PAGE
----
Greenovate! Europe study shows that transnational co-operation supports sustainable energy uptake

17 April, Brussels – A Greenovate! Europe study for the CENTRAL EUROPE Programme has concluded that transnational energy projects substantially assist central European regions to adapt their regional energy policies and take advantage of the benefits of renewable energies and energy efficiency.

17 April, Brussels – A Greenovate! Europe study for the CENTRAL EUROPE Programme has concluded that transnational energy projects substantially assist central European regions to adapt their regional energy policies and take advantage of the benefits of renewable energies and energy efficiency.

Greenovate! Europe scrutinised CENTRAL EUROPE energy projects and found that they succeed in creating viable policy toolkits for increasing energy efficiency and the use of renewable energies. Transnational CENTRAL EUROPE projects design energy plans and perform pilot actions which are crucial for benchmarking regional solutions. They also assist in strategy developments and help to secure sustainable financial and political support. A wide variety of tools and strategies have been developed by the projects, and the study reveals that an impressive number of them have had clear impacts on regional and national policies, with great potential for transfer to other regions.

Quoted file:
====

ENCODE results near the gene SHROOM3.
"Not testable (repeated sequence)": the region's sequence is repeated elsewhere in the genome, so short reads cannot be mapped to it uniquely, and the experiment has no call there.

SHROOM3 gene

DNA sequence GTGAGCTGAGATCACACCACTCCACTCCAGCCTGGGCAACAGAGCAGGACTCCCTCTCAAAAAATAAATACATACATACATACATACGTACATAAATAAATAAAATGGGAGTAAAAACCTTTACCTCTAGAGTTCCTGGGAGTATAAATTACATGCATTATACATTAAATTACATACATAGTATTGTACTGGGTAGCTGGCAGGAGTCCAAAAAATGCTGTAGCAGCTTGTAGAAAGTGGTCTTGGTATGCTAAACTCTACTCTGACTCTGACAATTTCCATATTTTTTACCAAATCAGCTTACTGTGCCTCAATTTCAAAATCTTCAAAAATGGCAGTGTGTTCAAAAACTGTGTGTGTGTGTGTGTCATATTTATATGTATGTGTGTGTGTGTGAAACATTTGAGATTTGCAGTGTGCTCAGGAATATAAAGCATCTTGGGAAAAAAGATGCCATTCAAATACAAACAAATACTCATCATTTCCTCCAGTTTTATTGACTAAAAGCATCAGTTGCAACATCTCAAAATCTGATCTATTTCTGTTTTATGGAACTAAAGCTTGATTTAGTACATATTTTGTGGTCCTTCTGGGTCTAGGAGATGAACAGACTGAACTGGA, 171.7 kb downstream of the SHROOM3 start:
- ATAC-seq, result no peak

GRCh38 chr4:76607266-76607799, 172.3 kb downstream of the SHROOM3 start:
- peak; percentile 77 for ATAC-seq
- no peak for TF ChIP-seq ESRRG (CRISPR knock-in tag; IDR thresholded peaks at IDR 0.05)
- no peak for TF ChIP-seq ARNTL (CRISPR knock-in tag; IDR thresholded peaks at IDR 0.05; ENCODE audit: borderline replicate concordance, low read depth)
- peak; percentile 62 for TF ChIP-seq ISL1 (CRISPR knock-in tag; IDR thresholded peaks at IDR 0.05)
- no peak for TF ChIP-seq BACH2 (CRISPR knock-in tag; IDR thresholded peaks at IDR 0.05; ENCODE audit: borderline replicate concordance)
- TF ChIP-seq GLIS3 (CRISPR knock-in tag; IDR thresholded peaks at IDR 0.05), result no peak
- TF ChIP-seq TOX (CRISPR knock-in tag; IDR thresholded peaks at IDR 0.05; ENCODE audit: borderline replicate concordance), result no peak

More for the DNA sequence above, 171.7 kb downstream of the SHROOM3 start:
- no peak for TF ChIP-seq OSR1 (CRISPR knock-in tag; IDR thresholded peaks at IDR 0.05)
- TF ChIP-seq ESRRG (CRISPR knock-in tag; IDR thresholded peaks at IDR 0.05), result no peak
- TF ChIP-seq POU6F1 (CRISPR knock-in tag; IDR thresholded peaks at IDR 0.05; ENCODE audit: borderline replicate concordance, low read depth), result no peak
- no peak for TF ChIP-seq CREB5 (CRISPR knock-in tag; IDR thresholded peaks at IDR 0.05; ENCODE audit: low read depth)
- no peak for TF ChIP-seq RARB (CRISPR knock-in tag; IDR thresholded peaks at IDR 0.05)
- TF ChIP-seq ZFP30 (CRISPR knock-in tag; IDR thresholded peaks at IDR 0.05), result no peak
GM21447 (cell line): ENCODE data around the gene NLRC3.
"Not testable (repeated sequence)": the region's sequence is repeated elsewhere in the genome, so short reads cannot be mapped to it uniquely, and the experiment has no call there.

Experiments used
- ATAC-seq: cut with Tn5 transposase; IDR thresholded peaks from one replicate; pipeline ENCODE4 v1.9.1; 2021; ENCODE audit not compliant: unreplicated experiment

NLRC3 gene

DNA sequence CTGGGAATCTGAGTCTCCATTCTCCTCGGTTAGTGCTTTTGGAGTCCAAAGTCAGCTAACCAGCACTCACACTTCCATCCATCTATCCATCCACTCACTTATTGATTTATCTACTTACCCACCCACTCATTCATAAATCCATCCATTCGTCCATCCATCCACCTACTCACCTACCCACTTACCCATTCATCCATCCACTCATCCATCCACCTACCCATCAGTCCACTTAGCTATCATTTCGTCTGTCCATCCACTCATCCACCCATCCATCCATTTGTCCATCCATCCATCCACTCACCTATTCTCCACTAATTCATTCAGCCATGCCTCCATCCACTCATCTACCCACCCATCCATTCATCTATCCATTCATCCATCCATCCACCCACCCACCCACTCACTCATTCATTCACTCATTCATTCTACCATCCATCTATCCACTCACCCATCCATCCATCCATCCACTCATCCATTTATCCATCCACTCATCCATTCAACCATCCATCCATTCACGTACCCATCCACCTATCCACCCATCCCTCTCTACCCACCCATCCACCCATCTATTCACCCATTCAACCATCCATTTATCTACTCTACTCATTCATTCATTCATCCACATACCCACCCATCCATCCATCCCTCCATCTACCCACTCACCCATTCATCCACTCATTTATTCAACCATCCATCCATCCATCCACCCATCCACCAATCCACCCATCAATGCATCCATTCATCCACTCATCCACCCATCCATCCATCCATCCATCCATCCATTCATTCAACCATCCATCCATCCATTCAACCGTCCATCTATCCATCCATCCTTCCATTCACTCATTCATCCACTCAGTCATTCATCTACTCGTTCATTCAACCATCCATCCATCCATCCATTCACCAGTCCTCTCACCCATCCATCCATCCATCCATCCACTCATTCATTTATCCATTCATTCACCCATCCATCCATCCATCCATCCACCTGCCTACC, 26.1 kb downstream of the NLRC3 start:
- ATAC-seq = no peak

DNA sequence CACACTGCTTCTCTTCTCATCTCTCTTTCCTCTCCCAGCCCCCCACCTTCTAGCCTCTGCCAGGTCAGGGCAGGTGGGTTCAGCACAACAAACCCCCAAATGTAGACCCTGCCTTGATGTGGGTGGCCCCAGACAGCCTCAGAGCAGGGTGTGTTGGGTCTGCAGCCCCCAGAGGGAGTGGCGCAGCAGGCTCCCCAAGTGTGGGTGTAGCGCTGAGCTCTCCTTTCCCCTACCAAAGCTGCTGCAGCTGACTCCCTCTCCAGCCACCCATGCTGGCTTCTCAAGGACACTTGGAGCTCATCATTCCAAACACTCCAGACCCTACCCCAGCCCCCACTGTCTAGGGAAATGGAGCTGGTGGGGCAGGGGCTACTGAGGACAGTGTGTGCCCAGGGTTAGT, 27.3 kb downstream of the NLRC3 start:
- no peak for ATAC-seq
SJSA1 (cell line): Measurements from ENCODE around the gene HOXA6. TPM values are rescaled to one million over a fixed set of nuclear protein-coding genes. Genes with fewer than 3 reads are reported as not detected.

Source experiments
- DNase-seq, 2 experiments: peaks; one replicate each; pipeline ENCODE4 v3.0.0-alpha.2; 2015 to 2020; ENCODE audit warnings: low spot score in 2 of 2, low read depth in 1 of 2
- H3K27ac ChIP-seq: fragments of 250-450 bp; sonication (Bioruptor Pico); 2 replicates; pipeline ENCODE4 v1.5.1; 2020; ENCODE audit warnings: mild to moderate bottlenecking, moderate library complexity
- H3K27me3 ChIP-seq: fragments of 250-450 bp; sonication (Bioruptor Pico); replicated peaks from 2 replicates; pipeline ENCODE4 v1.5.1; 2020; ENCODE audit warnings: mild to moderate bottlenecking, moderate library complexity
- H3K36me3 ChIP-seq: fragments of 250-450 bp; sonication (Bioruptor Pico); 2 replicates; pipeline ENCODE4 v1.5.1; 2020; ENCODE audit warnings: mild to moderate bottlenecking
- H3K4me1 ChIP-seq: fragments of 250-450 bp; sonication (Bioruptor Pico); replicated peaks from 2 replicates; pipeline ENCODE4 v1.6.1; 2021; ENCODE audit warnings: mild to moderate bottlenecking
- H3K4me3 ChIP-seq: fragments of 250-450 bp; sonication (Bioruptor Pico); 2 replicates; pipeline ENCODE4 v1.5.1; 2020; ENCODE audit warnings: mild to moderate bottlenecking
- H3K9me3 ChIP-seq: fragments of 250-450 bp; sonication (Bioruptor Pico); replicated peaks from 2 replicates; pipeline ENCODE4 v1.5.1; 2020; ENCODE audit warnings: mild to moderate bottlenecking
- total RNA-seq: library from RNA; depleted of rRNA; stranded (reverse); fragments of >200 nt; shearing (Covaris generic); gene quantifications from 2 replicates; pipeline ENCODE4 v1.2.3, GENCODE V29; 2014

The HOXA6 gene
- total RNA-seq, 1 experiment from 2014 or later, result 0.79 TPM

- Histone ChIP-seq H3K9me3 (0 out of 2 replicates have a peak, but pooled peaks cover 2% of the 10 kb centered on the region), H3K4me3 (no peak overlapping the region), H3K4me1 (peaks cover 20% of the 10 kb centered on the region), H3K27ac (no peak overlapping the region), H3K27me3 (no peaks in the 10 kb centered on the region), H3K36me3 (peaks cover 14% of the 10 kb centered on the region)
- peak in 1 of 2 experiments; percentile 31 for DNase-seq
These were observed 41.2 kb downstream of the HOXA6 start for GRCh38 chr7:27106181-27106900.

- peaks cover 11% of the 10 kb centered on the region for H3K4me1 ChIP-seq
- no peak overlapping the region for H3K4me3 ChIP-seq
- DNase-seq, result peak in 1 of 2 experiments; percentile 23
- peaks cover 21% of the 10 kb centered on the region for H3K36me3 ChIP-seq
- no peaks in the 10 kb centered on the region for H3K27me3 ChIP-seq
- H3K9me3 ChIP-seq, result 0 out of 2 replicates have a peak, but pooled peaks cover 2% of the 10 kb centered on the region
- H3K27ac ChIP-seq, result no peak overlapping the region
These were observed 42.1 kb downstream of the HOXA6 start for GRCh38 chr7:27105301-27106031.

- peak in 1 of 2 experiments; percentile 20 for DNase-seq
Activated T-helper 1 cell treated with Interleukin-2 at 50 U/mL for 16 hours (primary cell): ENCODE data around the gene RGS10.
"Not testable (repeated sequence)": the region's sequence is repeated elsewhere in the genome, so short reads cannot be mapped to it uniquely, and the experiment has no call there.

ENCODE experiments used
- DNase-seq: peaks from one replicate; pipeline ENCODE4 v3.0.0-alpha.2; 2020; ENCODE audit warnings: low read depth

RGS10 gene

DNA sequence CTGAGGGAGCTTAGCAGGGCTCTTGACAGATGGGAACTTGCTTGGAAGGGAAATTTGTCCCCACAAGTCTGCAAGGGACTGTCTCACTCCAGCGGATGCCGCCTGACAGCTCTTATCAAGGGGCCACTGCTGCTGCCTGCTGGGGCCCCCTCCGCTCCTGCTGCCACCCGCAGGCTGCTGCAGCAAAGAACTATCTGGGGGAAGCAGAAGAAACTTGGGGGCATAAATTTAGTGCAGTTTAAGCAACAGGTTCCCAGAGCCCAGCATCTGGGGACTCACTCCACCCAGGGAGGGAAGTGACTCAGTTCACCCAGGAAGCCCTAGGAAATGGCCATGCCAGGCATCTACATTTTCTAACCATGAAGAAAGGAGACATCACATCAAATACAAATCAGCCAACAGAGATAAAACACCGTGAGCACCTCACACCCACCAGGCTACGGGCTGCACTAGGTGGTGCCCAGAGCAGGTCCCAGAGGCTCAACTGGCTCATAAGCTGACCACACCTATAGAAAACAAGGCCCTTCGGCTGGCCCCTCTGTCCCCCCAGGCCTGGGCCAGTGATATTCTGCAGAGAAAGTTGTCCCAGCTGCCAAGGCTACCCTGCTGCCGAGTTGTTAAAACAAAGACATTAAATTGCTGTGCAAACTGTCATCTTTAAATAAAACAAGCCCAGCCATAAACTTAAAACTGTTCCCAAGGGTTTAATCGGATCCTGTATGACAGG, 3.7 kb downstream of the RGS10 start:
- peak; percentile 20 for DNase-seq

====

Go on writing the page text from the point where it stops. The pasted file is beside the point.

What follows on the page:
The countries and regions of central Europe vary greatly in their policy frameworks and show wide disparities in their current performance regarding the European energy targets set for 2020. Almost all countries are on track for meeting their commitments in electricity generation, but as a general trend, most are at risk of missing their targets for the heating and cooling sector, and are off track in the transport sector.

The frontrunners in central Europe are Austria and Slovenia, where 30.9 and 18.8 percent of total energy consumption, respectively, comes from renewable resources. Comparatively, Hungary and the Czech Republic are at the back of the pack at 9.1 and 9.4 percent. For energy efficiency, all states of the area have great improvements to make if they are to meet their targets, with some states missing even the basics of an energy efficiency policy framework.

Transnational projects help to reduce the above disparities through regional co-operation that allows for efficient sharing and learning from each other. The projects raise awareness of sustainable energy potentials, and by supporting smart and sustainable growth through behavioural change, they will help countries in central Europe to reach their 2020 targets.

To read the full report, click here.

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